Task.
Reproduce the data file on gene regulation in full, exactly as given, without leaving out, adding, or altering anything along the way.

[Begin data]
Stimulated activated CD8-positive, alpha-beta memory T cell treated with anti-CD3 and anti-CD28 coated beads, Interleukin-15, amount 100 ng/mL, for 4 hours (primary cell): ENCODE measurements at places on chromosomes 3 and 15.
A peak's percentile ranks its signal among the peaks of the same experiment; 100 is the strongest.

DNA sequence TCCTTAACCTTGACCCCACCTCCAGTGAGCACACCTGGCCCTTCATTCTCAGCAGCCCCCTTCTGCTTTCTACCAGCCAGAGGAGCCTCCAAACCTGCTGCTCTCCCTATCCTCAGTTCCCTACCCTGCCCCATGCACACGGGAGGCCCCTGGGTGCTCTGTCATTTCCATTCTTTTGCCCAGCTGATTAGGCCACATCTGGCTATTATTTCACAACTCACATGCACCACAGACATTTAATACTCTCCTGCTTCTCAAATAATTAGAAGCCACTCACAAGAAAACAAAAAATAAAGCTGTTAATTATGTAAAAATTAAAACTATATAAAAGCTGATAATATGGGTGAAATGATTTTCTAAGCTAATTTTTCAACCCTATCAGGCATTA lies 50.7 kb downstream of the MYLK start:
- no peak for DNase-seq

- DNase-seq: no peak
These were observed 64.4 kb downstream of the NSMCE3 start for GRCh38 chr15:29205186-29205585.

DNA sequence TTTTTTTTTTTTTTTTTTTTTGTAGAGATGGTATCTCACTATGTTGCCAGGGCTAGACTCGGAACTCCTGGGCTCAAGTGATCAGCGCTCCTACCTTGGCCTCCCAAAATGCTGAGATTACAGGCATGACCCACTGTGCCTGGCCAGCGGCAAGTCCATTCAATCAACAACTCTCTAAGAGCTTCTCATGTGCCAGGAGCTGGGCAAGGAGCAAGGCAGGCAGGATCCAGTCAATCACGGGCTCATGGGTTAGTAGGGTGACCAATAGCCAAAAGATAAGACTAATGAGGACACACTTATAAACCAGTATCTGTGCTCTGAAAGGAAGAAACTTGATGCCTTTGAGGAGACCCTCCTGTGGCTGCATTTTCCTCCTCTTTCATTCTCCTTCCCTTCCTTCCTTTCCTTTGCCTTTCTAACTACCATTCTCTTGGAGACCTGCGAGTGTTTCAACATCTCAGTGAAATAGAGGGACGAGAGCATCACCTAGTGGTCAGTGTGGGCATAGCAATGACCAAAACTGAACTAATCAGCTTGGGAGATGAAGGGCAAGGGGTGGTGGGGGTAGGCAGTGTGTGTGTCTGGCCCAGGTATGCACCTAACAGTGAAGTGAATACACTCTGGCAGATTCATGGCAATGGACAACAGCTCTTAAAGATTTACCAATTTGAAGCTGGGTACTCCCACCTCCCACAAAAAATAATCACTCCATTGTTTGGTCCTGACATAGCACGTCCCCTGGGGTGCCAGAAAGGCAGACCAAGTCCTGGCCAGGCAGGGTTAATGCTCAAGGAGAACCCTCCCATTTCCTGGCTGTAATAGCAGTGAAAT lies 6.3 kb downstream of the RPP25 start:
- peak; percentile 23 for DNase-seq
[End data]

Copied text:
Stimulated activated CD8-positive, alpha-beta memory T cell treated with anti-CD3 and anti-CD28 coated beads, Interleukin-15, amount 100 ng/mL, for 4 hours (primary cell): ENCODE measurements at places on chromosomes 3 and 15.
A peak's percentile ranks its signal among the peaks of the same experiment; 100 is the strongest.

DNA sequence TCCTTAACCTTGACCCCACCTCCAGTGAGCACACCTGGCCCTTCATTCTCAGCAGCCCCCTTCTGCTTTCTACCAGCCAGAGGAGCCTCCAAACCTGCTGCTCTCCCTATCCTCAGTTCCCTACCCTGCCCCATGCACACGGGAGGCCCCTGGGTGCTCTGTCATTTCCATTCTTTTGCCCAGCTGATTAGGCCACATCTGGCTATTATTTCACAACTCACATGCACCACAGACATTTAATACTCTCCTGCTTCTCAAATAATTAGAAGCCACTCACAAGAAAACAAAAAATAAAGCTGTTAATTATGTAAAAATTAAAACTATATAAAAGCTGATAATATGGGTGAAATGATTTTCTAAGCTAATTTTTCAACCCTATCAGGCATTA lies 50.7 kb downstream of the MYLK start:
- no peak for DNase-seq

- DNase-seq: no peak
These were observed 64.4 kb downstream of the NSMCE3 start for GRCh38 chr15:29205186-29205585.

DNA sequence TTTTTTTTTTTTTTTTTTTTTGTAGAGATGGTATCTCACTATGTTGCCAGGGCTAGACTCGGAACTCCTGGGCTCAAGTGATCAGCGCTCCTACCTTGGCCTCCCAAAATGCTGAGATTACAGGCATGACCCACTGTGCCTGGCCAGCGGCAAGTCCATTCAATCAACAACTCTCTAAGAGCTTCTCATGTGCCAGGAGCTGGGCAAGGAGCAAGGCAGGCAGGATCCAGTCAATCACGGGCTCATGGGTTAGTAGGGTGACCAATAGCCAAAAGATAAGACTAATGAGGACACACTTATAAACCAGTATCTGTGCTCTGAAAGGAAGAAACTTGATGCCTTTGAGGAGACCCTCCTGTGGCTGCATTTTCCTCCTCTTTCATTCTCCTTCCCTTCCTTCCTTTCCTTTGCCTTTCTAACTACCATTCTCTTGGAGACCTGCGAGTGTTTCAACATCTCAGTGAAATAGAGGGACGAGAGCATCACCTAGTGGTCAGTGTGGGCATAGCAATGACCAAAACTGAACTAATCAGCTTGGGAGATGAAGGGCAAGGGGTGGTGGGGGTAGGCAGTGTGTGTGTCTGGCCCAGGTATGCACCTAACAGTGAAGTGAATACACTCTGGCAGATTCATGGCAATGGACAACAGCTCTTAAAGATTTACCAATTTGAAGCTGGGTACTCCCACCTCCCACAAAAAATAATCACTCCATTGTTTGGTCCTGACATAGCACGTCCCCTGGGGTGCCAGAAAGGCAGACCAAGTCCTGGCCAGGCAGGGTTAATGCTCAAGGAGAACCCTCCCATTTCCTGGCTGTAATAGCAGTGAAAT lies 6.3 kb downstream of the RPP25 start:
- peak; percentile 23 for DNase-seq